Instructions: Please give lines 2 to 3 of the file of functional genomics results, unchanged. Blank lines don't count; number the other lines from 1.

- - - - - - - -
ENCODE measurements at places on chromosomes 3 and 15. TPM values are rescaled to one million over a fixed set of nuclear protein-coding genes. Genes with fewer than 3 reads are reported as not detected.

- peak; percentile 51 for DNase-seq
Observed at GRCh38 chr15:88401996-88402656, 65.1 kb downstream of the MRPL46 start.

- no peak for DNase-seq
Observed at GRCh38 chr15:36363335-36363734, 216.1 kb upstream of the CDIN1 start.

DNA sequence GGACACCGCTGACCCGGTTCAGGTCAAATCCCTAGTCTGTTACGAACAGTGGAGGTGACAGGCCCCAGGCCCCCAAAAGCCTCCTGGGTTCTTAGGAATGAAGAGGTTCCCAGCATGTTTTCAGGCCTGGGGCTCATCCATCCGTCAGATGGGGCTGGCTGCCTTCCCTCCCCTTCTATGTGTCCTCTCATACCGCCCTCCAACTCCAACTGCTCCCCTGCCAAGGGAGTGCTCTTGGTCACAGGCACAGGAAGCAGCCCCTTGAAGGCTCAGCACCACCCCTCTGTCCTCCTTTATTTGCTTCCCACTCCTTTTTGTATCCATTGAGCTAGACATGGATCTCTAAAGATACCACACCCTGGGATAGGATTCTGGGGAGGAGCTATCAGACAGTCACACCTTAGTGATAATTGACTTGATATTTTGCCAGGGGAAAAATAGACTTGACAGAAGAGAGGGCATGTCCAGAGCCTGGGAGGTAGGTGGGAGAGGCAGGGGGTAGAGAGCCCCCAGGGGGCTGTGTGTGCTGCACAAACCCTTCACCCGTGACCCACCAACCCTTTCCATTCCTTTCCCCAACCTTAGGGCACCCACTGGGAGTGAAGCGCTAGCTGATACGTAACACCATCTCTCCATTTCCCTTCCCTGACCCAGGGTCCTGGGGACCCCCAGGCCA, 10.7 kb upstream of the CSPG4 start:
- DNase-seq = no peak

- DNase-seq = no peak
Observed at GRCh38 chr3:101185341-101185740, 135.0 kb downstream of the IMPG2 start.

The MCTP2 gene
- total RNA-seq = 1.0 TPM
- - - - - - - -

- peak; percentile 51 for DNase-seq
Observed at GRCh38 chr15:88401996-88402656, 65.1 kb downstream of the MRPL46 start.